Recent research suggests a significant percentage of horses incur injuries each year in the field. H&H asks how these injuries can be avoided.
Ensure there is sufficient grazing for the number of horses turned out.
If feeding in the field, provide more piles of forage than there are horses and spread these out.
Limit group numbers and introduce new horses gradually, matching horses that get on.
Don’t bring other horses in leaving one out on its own.
Check the security of your fencing and keep horses off barbed wire by using electric tape.
If horses are used to being brought in at a certain time, try and stick to that rather than having lots of horses standing round a gateway waiting to come in.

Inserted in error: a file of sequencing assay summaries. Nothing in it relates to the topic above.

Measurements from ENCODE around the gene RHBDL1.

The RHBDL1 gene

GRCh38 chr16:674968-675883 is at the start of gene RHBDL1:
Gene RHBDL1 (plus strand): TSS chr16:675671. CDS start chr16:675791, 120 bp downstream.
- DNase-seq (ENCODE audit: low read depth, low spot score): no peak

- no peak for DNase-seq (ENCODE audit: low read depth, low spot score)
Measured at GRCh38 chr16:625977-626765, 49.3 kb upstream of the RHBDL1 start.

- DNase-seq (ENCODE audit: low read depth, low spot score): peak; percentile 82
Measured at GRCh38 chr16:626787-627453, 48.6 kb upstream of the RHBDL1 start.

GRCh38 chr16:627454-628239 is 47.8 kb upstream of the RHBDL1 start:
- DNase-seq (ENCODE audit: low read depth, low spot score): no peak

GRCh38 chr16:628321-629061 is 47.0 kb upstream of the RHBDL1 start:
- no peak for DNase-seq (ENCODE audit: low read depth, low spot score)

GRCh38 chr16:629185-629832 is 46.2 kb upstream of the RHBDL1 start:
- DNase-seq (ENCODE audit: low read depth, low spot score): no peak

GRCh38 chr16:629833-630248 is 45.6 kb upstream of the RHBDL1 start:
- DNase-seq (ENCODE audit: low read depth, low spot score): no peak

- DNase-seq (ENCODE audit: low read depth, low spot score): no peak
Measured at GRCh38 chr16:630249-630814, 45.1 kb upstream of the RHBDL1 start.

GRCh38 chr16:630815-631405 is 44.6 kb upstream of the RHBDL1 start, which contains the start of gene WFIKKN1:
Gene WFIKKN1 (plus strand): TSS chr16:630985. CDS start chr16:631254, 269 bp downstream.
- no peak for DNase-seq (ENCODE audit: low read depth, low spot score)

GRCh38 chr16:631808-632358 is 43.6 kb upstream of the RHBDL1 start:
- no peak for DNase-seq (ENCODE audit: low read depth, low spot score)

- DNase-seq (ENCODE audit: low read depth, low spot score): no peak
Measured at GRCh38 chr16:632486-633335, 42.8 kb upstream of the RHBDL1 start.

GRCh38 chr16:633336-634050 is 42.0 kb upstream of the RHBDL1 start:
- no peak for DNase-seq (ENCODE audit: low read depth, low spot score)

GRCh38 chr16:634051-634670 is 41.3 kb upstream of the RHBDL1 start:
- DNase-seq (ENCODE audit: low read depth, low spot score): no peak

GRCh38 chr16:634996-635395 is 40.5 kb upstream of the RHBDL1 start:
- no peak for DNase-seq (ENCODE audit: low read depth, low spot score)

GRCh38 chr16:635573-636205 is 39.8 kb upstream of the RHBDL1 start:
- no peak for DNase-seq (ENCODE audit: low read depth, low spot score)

Manage your horses’ feed and exercise routines correctly so that they do not have too much surplus energy to use up in the field.
Look after grazing – check for rabbit holes, wire and other hazards, and ensure gateways do not get too poached.
Consider overreach boots, or even protective leg wear, but be aware these can heat up horses’ legs and rub their skin, causing injuries of their own.
Turn out regularly, so your horse is less inclined to fly around in excitement at his new-found freedom.
Consider individual or pairs turnout, but ensure the horse is not isolated.
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